When architecture is deliberately taught in isolation from building technology and architecural practice, and instead approached as if it were actually a pure social science or fine art discipline, it denies students a full understanding of the true complexity – and richness – of what architects actually do. It also miss-sells an architectural education to those students who (quite understandably) might have assumed that they were going to receive a training that would enhance their employability and career prospects.
Many architects complain that their scope of work within the construction industry has narrowed markedly over recent decades, with contributions increasingly limited to feasibility studies and planning applications. Perhaps one of the reasons for this is the systematic de-skilling of generations of architects by an education system that treated the real work of an architect as an embarassment.
Architecture can be approached as an academic discipline, but this should not be the exclusive route to registration. Historically, architects were not educated in universities – they received a vocational training.
The practice of architecture requires a complex mix of knowledge and skills, and is usually best practised collaboratively with others. For many people, a lot of this knowledge, and associated ways of working, are best learnt in the workplace.
…in the long run, the profession will reap the rewards of a more diverse, better trained and more productive profession.
By the same token, some things – perhaps aspects of design and history and theory – may still need to be taught in a formal educational setting. ARB’s proposed reforms, alongside the growing number of apprenticeships, and a wide range of other educational innovations are therefore making a blended approach to learning more accessible.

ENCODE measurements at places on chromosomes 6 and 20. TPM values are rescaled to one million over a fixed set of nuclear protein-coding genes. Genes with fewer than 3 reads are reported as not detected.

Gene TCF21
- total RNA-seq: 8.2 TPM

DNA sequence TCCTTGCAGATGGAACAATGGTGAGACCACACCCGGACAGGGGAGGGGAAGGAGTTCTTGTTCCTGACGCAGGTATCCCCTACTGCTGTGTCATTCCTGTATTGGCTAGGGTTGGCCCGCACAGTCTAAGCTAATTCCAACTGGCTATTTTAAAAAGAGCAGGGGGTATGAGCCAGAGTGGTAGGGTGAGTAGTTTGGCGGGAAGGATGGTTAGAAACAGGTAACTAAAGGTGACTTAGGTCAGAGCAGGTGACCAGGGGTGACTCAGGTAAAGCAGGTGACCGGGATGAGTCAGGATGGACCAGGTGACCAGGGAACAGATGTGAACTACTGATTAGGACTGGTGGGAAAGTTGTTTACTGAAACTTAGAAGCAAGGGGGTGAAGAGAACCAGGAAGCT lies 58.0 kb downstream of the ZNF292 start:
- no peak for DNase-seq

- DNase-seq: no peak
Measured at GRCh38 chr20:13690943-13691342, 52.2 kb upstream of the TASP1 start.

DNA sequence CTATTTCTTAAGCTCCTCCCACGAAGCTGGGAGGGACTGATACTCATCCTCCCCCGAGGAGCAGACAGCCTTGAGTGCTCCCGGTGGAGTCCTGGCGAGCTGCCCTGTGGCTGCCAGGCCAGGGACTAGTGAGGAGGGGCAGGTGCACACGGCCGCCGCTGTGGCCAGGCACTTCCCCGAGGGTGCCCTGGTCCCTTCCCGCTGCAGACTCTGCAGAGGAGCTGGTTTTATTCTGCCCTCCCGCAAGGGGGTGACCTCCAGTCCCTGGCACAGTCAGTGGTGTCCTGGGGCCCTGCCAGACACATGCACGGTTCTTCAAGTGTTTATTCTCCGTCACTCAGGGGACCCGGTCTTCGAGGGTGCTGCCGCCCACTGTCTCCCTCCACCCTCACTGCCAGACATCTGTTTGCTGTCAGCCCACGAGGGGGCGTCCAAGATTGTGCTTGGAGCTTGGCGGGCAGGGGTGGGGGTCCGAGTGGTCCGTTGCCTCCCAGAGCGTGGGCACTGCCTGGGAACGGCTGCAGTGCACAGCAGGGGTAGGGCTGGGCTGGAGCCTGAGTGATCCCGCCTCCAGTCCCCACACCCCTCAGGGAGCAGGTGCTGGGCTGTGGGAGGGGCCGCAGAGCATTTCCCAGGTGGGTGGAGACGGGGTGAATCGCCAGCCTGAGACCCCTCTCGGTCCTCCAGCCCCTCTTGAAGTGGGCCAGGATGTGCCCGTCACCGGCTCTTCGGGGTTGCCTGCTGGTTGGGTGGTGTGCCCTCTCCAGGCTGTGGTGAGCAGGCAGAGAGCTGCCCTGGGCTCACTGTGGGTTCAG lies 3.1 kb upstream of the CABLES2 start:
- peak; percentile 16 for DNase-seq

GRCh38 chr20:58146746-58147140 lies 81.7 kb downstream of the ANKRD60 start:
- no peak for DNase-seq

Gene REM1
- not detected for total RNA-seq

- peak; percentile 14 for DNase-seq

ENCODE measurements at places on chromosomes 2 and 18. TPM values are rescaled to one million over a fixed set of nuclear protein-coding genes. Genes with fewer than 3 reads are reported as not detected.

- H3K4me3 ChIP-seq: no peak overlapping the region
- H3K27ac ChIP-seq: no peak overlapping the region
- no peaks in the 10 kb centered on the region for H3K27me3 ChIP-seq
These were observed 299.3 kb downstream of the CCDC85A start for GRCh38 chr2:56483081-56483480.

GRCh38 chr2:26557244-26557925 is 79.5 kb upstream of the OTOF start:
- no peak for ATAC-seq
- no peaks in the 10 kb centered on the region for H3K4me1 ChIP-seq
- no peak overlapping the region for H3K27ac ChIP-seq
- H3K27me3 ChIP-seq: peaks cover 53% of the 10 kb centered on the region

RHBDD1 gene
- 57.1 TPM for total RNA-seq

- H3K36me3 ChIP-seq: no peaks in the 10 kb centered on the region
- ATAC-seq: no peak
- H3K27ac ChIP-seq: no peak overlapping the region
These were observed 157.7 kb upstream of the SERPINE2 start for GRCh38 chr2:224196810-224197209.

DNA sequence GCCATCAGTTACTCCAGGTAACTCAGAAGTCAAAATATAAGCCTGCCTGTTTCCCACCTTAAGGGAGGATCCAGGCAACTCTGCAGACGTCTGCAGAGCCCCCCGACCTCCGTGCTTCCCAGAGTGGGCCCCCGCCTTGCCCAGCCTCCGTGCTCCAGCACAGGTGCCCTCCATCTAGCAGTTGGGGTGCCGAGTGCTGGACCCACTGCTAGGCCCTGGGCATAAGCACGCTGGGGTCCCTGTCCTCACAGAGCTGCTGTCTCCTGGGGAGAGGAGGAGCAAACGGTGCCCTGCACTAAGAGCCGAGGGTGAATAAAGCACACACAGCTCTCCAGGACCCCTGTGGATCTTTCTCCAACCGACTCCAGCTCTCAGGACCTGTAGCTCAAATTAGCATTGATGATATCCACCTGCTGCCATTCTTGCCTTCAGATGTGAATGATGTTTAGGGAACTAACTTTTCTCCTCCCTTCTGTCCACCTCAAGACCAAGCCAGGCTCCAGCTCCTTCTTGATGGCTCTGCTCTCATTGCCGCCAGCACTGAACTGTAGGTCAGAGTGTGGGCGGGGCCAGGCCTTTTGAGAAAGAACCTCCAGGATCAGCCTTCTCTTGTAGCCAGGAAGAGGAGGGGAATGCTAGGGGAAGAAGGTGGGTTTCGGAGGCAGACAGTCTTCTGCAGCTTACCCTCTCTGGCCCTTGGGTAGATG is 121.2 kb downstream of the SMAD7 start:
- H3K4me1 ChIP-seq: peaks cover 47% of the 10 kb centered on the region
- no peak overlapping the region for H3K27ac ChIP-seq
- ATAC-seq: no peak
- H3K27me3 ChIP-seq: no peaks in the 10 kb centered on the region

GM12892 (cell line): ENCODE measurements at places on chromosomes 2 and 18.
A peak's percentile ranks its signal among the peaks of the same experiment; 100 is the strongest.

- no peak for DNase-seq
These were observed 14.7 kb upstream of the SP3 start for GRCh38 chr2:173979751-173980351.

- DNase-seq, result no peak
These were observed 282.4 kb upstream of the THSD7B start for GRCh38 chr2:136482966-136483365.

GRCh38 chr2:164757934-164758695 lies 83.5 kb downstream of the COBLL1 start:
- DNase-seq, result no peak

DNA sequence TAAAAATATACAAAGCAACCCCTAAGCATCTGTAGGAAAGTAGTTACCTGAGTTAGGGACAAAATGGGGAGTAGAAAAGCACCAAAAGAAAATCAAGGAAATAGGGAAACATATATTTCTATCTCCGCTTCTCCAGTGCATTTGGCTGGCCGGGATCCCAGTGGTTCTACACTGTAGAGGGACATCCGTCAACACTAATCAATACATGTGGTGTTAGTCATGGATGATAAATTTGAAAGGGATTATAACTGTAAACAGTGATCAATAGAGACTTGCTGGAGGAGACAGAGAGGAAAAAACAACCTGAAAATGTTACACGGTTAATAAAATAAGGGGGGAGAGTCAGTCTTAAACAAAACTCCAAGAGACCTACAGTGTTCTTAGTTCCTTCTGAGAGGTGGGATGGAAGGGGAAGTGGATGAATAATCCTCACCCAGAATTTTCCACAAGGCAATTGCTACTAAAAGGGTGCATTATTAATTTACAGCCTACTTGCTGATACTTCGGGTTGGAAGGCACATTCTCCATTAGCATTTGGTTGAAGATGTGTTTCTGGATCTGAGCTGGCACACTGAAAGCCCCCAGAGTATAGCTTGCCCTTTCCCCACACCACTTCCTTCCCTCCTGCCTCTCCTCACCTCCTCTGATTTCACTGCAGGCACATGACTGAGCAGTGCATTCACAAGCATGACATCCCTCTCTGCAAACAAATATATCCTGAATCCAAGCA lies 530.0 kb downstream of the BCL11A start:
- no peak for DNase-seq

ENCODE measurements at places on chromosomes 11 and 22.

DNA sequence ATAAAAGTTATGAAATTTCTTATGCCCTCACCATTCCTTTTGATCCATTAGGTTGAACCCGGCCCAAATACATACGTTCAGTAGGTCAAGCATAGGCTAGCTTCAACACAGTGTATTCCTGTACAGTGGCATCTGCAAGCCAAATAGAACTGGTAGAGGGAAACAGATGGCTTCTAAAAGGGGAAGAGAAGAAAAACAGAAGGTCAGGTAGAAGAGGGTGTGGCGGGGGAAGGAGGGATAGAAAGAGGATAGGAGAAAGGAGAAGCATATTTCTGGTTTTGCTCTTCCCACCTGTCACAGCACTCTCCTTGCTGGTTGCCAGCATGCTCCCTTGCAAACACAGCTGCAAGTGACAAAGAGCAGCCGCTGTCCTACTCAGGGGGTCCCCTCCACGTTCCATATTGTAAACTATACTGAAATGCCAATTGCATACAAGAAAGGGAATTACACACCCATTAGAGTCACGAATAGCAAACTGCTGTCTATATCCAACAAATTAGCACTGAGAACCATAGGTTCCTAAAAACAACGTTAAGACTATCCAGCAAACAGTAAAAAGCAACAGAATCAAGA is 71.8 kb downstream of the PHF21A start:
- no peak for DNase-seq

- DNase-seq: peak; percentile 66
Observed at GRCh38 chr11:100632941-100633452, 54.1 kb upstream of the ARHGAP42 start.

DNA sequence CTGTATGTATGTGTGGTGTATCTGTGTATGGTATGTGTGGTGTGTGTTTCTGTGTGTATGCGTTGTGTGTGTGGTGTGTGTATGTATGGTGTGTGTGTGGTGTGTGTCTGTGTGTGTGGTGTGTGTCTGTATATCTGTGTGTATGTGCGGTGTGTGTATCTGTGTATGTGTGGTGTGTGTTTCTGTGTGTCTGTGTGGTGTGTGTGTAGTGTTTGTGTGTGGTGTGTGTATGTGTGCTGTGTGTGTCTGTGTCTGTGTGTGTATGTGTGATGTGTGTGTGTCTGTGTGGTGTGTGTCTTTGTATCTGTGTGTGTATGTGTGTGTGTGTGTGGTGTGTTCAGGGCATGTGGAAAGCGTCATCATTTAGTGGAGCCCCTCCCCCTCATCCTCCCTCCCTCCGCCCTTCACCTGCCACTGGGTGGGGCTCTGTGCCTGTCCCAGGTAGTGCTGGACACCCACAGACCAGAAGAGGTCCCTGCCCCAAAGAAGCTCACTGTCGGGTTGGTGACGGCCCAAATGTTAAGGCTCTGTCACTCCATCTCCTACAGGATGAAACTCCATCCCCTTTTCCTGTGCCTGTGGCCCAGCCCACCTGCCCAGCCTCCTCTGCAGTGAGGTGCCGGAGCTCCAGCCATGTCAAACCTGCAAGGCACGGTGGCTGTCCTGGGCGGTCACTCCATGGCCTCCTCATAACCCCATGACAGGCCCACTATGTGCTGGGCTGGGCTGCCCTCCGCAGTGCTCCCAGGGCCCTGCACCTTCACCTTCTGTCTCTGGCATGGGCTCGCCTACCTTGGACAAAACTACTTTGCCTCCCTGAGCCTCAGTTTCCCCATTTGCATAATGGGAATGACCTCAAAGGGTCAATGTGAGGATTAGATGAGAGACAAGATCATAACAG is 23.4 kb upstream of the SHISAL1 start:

None of us learn in the same way, and ARB’s focus on learning outputs rather than inputs (or years spent at university) will help open up an education landscape where students are free to pursue the route that’s right for them. As Eleanor Jolliffe wrote in her column last week, “there will never be [one] ‘right’ answer”. There should never again be one rigid model that everyone is forced to adhere to.
We need diverse and flexible routes to registration, and architectural education must constantly adapt to a rapidly changing world.
In my latest in a series of articles for BD on education and training, I have taken a closer look at the new T levels, and how they have the potential to reframe vocational education as a positive and career-enhancing route into not just construction, but architecture too.
For many young people (and often those seeking to become architects later in life), a full-time university course is not the right route – some may simply not be able to countenance the cost. If implemented effectively, T levels will give young people the opportunity to get real workplace experience from age 16, while also potentially putting them on a path to becoming an architect.
The UK has long suffered from vocational education being treated as second-rate and inferior to “academic” qualifications. This attitude needs to change if we want architecture to be able to tap the huge wealth of under-utilised talent that exists in the UK.
An architectural education system that does not equip students for the workplace is not enriching them - it’s selling them short. As Neal Shasore of the London School of Architecture succinctly puts it, giving young people the skills to succeed in the workplace is “not just about getting students on the conveyor belt. It’s about what we need – for our community and our planet.”
Key to making this approach a success will be practices helping to design these new courses, and offering placements for T-level students and providing apprenticeships. This will require new skills and ways of working from employers.
It is important that businesses realise that potential partners in education and training are ready and waiting to build these new relationships. Many practices are already doing just this.
There will also be a cost. But, in the long run, if firms engage and play their part, they will reap the rewards of a more diverse, better-trained and more productive profession.